Stéphane Ashpool whipped together an energetic film and clothes that reflected his view on street style — flashy and richly textured, with a streak of romance.

A model flaunting a long trenchcoat in orange crackled leather trench gave it a dramatic twirl. Another wore a light pink suede bomber, embellished with shiny gold patches. Ashpool elevated classic army garb with rows of bright, orange ribbons, and by contrasting matte with satin materials.

The film presentation brought together a small crowd, providing a measured dose of the in-person energy Ashpool seeks with his shows, which, in pre-COVID-19 times, were packed by the hundreds.

Emphasizing the breadth of his styles, segues were abrupt on screen. Ashpool opened with an intimate jazz club scene, dominated with relaxed and colorful tailoring for the saxophone and piano players, while the audience donned coats with stripes of pastel faux fur. A garage dance scene ensued, and here the young crowd wore hoodies, lots Army green and orange. Some did tricks on shiny bicycles — a collaboration with Dutch electric bike specialist Van Moof, and a nod to the freedom Ashpool found cycling around the streets during pandemic lockdowns. A dance performance capped things off.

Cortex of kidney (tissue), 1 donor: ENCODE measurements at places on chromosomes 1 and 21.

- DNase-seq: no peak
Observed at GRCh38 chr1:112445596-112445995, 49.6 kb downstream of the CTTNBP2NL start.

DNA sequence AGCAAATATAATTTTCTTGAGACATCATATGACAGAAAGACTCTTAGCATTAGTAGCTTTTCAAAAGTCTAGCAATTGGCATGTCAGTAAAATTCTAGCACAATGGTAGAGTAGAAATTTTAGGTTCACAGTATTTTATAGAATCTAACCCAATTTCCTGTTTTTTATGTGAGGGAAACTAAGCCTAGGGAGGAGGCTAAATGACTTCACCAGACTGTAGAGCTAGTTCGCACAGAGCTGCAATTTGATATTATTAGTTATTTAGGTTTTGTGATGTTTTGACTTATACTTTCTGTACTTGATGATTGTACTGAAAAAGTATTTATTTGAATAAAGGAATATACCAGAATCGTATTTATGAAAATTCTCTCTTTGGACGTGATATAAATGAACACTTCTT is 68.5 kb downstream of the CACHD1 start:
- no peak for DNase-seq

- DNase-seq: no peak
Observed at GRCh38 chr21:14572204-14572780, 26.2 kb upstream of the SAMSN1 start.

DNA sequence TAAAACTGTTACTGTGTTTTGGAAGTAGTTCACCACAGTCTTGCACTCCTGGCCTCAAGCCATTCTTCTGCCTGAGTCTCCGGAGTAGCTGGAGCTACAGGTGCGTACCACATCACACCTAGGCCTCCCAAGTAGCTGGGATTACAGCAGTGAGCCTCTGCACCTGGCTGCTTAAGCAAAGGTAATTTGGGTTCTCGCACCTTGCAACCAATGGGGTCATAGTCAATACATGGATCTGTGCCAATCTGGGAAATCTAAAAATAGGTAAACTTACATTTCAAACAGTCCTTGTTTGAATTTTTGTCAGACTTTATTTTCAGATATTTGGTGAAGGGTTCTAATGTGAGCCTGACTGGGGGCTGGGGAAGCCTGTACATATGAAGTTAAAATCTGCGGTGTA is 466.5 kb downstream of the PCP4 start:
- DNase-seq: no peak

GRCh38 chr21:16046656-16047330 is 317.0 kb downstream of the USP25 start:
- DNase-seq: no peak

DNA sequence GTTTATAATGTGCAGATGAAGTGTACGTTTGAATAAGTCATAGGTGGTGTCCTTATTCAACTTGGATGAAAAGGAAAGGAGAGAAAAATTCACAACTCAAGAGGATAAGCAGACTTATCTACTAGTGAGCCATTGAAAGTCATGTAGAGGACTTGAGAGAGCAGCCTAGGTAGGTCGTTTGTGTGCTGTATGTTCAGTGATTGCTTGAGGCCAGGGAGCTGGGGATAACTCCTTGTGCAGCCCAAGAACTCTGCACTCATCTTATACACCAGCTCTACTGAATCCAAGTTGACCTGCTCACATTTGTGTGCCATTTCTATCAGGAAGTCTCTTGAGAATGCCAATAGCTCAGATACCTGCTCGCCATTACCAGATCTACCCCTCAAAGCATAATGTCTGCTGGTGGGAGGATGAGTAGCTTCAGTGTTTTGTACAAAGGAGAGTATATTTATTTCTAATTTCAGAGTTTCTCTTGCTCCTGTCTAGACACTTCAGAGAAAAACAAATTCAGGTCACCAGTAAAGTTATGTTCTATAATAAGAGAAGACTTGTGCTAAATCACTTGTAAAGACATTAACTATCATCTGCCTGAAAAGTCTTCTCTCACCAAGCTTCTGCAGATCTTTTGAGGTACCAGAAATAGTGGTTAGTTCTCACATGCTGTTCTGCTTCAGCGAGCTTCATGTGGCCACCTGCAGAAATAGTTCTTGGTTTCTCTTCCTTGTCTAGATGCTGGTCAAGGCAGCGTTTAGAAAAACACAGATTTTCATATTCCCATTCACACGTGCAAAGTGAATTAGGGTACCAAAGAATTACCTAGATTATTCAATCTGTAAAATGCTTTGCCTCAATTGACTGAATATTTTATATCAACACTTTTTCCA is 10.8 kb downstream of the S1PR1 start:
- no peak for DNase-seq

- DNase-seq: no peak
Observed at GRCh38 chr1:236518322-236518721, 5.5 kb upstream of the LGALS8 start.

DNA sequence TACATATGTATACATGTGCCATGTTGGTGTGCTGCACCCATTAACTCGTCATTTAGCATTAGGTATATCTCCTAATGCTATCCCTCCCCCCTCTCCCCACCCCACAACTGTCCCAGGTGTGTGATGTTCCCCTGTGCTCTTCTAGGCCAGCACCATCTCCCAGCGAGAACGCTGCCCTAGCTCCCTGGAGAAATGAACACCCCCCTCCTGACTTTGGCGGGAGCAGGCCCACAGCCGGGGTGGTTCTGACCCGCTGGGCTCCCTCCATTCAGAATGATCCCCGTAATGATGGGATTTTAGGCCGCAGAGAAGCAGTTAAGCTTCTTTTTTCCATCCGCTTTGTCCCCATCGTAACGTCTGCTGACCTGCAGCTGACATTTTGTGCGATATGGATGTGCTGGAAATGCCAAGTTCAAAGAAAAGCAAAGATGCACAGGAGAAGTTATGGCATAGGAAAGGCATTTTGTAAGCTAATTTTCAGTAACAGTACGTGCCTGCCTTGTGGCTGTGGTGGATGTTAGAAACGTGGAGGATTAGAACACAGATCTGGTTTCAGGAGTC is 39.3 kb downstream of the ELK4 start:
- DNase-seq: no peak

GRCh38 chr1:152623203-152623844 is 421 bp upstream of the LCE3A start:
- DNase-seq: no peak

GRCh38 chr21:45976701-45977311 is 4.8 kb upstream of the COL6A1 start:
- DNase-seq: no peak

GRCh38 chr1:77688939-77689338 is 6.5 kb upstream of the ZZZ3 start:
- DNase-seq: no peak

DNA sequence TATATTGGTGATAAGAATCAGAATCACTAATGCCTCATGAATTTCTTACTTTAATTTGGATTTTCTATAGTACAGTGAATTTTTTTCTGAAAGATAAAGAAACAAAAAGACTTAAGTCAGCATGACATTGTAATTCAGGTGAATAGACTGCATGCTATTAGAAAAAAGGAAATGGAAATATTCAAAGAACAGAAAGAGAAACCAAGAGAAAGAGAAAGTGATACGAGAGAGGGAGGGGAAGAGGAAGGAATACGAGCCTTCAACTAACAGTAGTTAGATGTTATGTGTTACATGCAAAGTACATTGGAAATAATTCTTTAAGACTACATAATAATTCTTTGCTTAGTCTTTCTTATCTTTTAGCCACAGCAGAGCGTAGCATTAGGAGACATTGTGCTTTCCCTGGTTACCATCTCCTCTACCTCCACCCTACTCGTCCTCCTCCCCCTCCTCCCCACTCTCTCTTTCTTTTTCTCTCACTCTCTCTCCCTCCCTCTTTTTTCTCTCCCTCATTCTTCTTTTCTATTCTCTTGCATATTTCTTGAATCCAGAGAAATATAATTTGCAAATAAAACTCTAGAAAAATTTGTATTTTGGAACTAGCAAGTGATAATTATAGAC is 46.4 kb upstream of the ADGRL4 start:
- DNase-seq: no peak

“I didn’t think about it much — jazz, the street, dance, that has always been part of Pigalle, so this is what I brought together,” he said, recalling his design process. Ashpool grew up in the neighborhood — his mother was a dancer at the Moulin Rouge. “It’s really a neighborhood that we represent — it’s beyond fashion. I’m more interested in creating characters that come from Pigalle than trying to do a classic fashion show.”

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